Wrist-Worn Gadget Gives Researchers First Look at Real-Life Sleep

(CN) – Accurately and fully evaluating a person’s sleep quality has required costly and time-consuming methods that could only be used in sleep-focused labs – until now.

In a study published Thursday in the journal Current Biology, researchers present a new way of analyzing human sleep cycles over extended periods of time as individuals slumber normally.

The team’s findings are a critical breakthrough in sleep research as, for the first time, it will be possible to capture the real-life sleep habits and quality on a wide scale, according to the report.

“There has been practically no possibility of getting detailed sleep structures in a normal life setting over a long period of time,” said co-author Till Roenneberg, a professor of chronobiology at Ludwig-Maximilian University in Germany. “You can’t easily give somebody an EEG to take home and have next to the bed. You can’t do this over six weeks or six months. We are going to see things nobody has seen before.”

The new approach relies on a wrist-worn research gadget that is similar to commercial self-trackers like Fitbit. The gadgets, called actimeters and cost as little as $150, record wrist movements that can be used to document activity patterns for up to three months. The researchers used the actimeters to appraise rest and activity cycles over the course of an entire day.

The team reviewed actimeter data collected over more than 20,000 days from 574 subjects between the ages of 8 and 92.

The data, however, appeared messy and it was hard to recognize the cyclical sleep patterns typically seen with more complicated lab-based devices, according to the researchers.

They then noticed that by focusing on phases of night-time inactivity, a clearer cyclical pattern materialized. The researchers used a basic conversion to measure inactivity on a scale of near zero to 100, with 100 representing complete inactivity.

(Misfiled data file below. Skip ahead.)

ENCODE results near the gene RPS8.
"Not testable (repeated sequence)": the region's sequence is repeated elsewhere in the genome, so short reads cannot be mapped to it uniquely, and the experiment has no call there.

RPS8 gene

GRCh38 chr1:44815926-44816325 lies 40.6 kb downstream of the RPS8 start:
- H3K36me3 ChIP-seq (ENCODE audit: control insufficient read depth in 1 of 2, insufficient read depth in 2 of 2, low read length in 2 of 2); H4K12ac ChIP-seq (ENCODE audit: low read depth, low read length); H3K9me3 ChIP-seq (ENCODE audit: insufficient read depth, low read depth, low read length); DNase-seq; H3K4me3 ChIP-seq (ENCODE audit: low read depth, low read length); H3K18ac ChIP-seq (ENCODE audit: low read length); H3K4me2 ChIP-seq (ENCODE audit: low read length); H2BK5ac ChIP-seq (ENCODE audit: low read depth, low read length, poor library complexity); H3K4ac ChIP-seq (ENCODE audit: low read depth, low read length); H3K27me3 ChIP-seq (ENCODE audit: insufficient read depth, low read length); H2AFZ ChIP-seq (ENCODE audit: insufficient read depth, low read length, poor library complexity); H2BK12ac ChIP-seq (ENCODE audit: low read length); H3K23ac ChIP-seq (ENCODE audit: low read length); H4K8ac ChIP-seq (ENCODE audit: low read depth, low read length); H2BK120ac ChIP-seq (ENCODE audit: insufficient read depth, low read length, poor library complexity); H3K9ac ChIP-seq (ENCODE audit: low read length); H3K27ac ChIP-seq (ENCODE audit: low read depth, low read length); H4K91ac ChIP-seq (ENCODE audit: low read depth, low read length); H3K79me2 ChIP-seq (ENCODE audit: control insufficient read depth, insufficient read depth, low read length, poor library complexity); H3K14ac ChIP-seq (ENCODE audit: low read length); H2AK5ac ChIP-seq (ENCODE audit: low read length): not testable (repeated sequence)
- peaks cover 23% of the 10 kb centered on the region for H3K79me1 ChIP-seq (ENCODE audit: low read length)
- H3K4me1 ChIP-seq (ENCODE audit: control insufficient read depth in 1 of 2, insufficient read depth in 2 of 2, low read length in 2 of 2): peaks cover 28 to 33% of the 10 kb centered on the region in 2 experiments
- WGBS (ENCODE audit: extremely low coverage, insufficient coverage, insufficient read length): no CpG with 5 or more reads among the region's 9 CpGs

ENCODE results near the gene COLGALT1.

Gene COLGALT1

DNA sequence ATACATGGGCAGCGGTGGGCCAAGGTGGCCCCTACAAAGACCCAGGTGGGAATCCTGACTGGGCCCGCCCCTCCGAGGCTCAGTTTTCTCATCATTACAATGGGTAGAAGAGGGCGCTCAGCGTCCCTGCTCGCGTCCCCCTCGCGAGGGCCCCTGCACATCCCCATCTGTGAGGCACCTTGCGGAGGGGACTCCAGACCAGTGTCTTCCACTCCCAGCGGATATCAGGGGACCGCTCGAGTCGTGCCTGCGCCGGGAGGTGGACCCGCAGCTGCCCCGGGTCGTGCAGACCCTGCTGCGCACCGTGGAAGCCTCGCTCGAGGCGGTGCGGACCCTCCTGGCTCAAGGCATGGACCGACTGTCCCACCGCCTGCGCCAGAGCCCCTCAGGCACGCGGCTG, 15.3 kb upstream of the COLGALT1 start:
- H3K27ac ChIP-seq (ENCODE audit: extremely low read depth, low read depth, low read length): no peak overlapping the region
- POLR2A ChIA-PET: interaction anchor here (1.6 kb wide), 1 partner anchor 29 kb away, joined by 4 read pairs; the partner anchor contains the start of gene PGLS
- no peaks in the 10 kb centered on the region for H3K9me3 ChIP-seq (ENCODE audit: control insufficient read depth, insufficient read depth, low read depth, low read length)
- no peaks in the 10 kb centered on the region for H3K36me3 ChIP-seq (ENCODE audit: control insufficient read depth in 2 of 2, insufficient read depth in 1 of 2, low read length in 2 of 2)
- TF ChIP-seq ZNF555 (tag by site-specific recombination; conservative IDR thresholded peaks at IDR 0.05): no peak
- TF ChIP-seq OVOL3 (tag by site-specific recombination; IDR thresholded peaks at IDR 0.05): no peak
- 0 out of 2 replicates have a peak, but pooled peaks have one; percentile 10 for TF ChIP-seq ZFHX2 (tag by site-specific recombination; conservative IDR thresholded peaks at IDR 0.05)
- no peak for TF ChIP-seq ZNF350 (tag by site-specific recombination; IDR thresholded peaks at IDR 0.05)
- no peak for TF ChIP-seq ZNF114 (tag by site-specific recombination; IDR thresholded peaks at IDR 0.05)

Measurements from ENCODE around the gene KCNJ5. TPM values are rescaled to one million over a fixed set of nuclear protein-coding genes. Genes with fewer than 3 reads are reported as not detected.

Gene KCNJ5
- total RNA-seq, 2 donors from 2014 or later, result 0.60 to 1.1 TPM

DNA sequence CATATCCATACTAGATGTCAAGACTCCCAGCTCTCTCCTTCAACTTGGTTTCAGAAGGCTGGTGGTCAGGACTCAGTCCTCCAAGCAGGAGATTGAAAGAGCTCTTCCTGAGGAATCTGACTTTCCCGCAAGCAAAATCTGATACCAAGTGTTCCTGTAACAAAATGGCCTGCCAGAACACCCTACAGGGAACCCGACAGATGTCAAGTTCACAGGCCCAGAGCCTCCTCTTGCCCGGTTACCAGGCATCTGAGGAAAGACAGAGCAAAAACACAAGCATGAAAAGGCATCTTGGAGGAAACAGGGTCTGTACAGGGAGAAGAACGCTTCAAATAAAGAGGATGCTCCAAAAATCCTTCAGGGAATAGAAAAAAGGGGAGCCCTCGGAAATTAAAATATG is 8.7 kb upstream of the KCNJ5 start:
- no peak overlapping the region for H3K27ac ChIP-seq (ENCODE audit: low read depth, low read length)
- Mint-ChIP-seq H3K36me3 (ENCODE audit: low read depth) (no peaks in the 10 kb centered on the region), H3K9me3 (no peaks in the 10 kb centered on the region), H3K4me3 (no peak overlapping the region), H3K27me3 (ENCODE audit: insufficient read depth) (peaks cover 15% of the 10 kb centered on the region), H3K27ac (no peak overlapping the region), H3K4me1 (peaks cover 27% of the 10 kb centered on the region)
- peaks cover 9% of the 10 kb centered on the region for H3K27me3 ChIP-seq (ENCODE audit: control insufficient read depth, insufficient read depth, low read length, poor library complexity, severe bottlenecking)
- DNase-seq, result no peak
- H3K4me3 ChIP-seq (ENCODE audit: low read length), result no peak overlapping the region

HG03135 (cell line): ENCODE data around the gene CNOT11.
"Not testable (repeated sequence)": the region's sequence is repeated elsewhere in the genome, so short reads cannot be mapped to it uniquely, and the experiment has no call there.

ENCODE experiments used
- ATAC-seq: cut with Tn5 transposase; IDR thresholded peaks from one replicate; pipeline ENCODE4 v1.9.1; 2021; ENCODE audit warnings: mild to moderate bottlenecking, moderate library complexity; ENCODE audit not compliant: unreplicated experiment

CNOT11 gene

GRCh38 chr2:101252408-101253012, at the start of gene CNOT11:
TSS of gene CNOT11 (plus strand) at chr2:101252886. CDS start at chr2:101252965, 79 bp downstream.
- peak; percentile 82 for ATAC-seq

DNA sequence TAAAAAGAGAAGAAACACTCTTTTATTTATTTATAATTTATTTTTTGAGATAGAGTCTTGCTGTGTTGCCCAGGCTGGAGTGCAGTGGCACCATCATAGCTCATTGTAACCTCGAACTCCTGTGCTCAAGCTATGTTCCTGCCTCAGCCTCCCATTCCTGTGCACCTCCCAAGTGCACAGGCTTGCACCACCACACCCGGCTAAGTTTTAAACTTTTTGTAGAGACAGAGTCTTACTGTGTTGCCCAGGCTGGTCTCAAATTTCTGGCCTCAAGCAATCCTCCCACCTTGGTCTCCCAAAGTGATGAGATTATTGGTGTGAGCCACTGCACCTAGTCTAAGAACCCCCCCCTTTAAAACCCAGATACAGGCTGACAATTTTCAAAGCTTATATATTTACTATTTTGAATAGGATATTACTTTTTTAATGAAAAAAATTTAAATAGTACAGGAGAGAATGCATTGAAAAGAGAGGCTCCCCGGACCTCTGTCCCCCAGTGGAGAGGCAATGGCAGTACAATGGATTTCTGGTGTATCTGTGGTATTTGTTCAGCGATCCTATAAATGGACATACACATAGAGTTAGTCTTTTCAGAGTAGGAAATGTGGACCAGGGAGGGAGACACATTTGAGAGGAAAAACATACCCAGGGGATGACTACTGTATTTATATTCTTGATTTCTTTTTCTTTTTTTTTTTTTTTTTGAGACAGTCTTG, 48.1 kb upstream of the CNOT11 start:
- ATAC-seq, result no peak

“It was flabbergasting how it clarified the structures,” Roenneberg said.

The researchers labeled the new scale “locomotor inactivity during sleep,” or LIDS. The measures demonstrated that movement patterns reflect sleep cycles and reproduce dynamics seen in lab settings.

While the data showed no sex differences in sleep dynamics – though men moved more than women – the team observed major differences between individuals based on their work schedules and age.

It was not evident at first how inactivity cycles correspond to patterns of rapid-eye movement (REM) and non-REM sleep typically assessed in the lab, Roenneberg said. Further analysis revealed that periods of least activity indicate deeper sleep. This is because during REM sleep, extremities often twitch, which the actimeter detects.

As the team collects additional data, they hope to develop more objective methods for measuring both sleep and sleep quality. These data are important for determining whether sleep interventions actually work.

“Right now, we’re not able to judge the outcome of interventions,” Roenneberg said. “If, for example, we change school times, is sleep quality changed? What about shift work times or indoor lighting? All interventions necessary to improve sleep today are only judged by sleep duration and by asking people how they feel they have slept.

“There’s no objective way to measure sleep quality, and we need this desperately.”

Roenneberg says the team is now ready to measure and compare the sleep habits and quality of individuals in various climates and latitudes, with different cultures and lifestyles. The researchers plan to develop online infrastructures that will allow people to upload actimetry recordings and receive important feedback on their sleep.

“Many devices have tried to use activity to assess sleep structures, but our method is simple, transparent, and works especially in long-term recordings,” Roenneberg said.

“This will help many who have sleep problems and will hopefully increase the appreciation for the importance of sleep for our health and well-being.”


%d bloggers like this: